No matter the context, whenever the matter of length comes up, people love to say in an insinuating and slightly ribald tone that, “Size matters, you know.” Yes, yes, we all get the pun, and it applies when discussing the length of knife blades: Size really does matter, although not necessarily in the way the somewhat lewd joke might have you think. Both small and large blades can hinder a user if used in certain circumstances or wielded for unfit purposes. What’s more, the size of a blade can even land you in trouble with the authorities. So if both little two-inch blades and giant eight-inch ones have their place, what guidelines should you employ in choosing one? In this article, we’ll offer a number of principles that ought to help you make your selection.
Determine How You Plan to Use Your Knife
This first point is by far the most important one to keep in mind when you’re trying to decide on a size for a new knife. Different knife sizes generally correspond to different sorts of tasks. Let’s use our two extreme examples above as, well, examples!
Suppose you were trying to decide whether or not to buy our keychain mini OTF, an itty-bitty, canister-shaped knife with a tiny 1.70-inch blade. This sort of knife wouldn’t do you much good if you needed to defend yourself against a drug-addled mugger or if you had to survive in the wilderness without any additional tools. However, this handy implement is great for everyday tasks such as sharpening a pencil, opening boxes or packaging, and (in a pinch) peeling fruit or slicing a sandwich in half. You wouldn’t want to attempt any of those things while holding something that looks like a small sword.
Speaking of which, let’s consider a much larger blade, a kind of foldable machete with a wicked curve, a hefty weight, and a large length. (Believe it or not, such things actually exist.) This knife would do a great job at frightening away a would-be thief or clearing out a scrubby, overgrown piece of property. In a pinch, you might even be able to use it to split small logs or chop down a modest tree, although any knife’s inherent design makes it less ideal in such situations than an ax. But any sort of delicate cutting work? Forget about it.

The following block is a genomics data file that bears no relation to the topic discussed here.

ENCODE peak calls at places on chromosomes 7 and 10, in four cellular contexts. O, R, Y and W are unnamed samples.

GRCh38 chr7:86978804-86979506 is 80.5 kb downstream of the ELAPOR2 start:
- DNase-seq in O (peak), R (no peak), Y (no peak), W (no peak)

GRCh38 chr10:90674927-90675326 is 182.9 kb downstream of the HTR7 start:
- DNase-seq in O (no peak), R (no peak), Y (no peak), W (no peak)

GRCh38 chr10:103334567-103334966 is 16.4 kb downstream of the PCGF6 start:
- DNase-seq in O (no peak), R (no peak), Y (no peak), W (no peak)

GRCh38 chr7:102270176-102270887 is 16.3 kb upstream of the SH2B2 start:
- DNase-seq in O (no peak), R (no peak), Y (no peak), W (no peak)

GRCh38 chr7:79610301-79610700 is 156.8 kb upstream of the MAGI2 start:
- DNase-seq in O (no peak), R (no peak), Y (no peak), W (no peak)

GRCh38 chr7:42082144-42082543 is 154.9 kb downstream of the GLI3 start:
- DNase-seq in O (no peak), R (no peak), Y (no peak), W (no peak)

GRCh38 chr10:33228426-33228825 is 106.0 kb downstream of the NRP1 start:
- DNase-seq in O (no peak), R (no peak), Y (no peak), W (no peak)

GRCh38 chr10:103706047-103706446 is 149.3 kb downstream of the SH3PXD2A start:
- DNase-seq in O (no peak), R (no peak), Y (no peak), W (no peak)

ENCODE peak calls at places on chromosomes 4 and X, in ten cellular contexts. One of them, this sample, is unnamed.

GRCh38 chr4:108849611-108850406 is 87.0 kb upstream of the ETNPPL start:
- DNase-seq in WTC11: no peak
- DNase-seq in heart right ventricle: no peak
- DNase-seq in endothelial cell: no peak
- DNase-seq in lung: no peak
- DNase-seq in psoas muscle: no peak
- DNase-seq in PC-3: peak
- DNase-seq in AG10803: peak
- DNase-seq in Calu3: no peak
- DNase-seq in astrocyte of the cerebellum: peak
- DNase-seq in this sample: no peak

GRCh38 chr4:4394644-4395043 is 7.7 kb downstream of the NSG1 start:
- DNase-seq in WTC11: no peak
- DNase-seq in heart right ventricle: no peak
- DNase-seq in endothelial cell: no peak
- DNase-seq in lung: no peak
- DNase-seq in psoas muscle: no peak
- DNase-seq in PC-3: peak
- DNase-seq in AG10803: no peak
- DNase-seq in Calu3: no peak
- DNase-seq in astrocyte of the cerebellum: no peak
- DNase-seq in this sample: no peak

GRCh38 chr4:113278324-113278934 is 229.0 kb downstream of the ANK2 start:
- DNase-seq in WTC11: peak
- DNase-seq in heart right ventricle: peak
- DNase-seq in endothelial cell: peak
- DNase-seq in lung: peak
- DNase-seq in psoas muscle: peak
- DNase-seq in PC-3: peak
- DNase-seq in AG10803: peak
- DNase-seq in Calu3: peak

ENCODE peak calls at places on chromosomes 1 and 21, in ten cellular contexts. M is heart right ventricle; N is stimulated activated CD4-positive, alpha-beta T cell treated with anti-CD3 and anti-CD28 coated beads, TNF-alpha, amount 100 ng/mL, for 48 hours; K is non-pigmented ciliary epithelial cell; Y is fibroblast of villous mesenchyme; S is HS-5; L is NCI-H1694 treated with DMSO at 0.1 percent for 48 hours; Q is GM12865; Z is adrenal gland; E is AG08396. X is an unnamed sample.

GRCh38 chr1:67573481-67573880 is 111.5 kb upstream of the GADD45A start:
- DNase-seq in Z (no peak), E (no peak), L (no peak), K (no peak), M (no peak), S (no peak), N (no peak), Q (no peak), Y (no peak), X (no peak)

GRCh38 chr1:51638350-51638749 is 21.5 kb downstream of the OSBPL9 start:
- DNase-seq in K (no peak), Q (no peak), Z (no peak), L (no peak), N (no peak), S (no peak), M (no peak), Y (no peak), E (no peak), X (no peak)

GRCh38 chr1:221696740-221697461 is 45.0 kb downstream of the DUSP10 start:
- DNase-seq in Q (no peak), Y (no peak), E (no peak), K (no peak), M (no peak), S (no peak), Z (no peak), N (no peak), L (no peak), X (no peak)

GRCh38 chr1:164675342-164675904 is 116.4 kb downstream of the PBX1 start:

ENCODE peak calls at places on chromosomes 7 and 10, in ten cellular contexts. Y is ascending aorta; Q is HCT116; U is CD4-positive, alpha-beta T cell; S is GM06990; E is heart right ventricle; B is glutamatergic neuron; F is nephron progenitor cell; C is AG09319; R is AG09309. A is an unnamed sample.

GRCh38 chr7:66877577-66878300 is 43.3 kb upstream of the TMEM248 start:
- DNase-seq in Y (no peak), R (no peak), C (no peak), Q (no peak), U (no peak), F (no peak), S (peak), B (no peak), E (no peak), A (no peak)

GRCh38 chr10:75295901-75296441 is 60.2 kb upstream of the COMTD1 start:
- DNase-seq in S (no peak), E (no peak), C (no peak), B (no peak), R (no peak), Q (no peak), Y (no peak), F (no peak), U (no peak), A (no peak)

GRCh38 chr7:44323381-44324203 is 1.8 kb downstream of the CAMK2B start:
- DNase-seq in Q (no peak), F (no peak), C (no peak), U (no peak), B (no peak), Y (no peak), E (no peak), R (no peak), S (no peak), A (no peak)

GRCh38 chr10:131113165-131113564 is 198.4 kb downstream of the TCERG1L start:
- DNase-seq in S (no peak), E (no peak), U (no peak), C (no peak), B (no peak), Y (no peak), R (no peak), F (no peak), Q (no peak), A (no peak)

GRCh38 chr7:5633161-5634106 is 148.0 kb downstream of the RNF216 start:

Most blades fall between these two extremes, and any selection involves tradeoffs. Generally speaking, the more that you need brute force and power, the more you’ll want a longer blade. The more that you require dexterity and fine detail, the more you’ll need a shorter blade. Note that blade length is only one part of the equation here. Other elements such as blade shape, type of blade tip, and blade thickness will also matter.
Decide How You'll Carry Your Knife
Conveying a knife from Point A to Point B is a key factor deciding how long of a blade to get. Remember that a folding knife must necessarily have a handle longer than the blade in order to safely house it. Decades ago, sartorial preferences might’ve allowed one to wear voluminous cargo pants with enough pockets to hold just about any edged implement. Today, though, “pocketable” indicates something much more modest in size, so if you want to carry a folding knife as an EDC, it’ll need to have a shorter blade.
However, many tasks don’t lend themselves to a pocket-bound folding knife. Camping. Gardening. Farm work. Self-defense. These activities and more greatly benefit from having a blade immediately at hand. Having a holstered blade on one’s belt is a perfectly acceptable option in these contexts, and holsters allow for much larger knives. Before making a purchase, ensure that it meshes with how you plan to carry your knife.